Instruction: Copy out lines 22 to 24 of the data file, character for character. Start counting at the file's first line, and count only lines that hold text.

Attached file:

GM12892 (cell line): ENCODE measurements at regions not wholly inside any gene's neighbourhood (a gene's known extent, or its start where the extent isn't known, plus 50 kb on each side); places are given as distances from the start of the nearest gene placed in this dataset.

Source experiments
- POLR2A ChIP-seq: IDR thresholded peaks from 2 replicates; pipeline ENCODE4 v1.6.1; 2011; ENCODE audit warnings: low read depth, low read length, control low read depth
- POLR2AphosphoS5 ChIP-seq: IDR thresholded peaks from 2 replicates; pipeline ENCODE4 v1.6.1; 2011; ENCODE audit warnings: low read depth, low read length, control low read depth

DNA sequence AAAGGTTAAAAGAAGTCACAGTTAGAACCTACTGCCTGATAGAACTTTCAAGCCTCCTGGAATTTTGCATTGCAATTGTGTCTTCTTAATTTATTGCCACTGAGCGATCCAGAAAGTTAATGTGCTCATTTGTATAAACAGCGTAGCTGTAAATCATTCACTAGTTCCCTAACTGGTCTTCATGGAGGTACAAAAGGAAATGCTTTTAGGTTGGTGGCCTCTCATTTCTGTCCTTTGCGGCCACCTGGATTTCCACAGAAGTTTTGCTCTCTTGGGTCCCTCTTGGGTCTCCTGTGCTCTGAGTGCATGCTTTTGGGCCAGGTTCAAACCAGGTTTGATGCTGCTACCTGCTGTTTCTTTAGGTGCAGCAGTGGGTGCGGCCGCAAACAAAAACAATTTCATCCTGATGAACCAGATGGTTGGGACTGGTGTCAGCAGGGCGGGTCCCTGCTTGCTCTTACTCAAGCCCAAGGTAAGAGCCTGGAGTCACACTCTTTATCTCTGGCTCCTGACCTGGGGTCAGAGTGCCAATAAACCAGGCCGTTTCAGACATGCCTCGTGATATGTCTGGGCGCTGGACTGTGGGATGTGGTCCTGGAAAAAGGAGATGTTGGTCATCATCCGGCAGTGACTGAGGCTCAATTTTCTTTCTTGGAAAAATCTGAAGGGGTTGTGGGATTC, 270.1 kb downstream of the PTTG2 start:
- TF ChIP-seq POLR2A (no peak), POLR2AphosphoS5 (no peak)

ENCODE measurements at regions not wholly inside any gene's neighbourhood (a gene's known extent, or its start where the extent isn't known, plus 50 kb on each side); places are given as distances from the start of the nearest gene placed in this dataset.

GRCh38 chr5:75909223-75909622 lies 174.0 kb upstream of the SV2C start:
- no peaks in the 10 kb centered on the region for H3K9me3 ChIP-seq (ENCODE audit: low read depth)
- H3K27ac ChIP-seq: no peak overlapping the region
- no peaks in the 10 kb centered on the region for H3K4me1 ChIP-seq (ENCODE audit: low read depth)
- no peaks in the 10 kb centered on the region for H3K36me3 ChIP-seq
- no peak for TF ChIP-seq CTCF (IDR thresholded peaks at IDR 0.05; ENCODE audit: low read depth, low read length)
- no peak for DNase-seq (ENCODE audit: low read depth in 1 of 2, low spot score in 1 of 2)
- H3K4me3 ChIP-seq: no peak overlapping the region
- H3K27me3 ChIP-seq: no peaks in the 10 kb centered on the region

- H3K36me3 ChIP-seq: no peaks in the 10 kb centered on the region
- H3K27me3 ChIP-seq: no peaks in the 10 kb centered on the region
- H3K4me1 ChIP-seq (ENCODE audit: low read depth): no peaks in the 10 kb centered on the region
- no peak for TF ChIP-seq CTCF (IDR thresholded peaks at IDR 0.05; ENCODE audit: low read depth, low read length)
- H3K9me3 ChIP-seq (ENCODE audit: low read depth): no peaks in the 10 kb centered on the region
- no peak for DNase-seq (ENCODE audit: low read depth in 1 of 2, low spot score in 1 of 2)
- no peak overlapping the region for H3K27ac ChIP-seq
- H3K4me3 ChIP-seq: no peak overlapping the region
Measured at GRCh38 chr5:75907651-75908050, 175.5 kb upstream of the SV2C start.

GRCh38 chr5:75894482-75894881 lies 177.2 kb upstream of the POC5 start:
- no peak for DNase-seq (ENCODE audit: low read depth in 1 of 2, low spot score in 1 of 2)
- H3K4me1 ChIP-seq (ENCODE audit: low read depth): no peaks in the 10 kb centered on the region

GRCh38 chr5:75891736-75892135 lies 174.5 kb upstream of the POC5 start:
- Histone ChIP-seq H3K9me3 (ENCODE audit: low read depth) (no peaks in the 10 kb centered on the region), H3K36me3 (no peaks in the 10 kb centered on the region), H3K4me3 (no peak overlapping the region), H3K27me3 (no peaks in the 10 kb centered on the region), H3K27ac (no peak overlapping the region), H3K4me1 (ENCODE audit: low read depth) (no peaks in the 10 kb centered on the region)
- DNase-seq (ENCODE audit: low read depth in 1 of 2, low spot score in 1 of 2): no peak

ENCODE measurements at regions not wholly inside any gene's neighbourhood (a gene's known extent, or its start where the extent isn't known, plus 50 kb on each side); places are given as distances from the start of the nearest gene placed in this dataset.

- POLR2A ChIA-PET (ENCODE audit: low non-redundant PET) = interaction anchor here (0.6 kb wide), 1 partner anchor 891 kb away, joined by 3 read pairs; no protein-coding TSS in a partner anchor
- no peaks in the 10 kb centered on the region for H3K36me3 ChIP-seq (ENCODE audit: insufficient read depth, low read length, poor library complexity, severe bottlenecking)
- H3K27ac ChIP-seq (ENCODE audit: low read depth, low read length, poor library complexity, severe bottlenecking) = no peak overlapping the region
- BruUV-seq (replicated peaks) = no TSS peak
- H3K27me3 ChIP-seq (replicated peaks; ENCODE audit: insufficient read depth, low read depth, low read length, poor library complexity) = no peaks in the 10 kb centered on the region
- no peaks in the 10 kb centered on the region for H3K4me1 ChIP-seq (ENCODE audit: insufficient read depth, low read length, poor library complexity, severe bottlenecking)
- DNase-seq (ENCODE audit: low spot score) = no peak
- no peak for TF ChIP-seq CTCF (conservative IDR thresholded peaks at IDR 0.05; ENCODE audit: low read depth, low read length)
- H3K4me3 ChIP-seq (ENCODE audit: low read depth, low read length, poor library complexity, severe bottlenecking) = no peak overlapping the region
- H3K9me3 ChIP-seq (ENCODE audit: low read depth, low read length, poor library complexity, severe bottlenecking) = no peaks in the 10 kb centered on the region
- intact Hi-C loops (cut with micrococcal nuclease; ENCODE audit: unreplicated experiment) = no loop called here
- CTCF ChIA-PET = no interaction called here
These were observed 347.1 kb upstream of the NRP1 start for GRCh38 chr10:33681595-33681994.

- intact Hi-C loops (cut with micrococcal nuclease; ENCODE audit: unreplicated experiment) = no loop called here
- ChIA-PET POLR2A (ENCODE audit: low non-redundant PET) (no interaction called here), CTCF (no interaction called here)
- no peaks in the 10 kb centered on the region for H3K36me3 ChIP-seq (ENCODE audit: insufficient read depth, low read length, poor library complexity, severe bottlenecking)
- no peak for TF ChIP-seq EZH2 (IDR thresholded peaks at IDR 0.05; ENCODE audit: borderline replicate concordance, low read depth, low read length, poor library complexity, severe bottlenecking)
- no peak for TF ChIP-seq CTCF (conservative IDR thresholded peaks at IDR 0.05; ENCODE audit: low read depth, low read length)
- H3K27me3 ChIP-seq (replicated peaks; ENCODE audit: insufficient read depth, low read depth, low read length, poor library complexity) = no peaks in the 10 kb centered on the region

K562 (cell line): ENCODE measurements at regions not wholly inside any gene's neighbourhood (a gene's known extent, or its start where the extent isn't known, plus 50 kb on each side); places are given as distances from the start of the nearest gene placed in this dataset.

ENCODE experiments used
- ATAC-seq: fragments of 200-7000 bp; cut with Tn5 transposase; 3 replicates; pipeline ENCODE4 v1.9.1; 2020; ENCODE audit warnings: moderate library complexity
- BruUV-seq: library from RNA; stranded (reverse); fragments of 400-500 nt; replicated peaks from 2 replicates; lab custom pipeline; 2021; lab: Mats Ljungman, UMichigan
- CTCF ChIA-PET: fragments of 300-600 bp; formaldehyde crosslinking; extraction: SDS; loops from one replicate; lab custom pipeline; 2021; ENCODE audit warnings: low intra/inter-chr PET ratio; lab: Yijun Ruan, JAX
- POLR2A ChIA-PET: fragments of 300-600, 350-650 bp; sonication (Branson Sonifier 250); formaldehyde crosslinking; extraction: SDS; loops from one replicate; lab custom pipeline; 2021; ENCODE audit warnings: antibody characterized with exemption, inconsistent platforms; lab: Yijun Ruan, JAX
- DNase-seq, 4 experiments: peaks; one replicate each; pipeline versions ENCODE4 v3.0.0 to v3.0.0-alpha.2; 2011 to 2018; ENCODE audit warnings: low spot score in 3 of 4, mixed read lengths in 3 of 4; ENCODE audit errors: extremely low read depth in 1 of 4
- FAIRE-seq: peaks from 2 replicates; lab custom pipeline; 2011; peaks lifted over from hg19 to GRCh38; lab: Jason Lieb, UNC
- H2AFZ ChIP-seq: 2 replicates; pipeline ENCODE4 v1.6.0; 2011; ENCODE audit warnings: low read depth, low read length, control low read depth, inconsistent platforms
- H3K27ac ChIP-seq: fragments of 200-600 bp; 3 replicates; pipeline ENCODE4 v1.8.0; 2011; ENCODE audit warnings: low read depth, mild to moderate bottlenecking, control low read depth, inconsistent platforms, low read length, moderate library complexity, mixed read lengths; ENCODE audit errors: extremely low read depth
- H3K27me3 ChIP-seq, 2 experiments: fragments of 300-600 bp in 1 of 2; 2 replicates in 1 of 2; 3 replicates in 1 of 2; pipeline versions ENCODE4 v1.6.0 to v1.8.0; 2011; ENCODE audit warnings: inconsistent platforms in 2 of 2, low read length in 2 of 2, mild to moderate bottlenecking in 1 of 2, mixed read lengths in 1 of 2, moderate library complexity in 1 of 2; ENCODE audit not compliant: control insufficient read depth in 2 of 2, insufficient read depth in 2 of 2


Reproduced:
- no peak for DNase-seq (ENCODE audit: low read depth in 1 of 2, low spot score in 1 of 2)
- no peak overlapping the region for H3K27ac ChIP-seq
- H3K4me3 ChIP-seq: no peak overlapping the region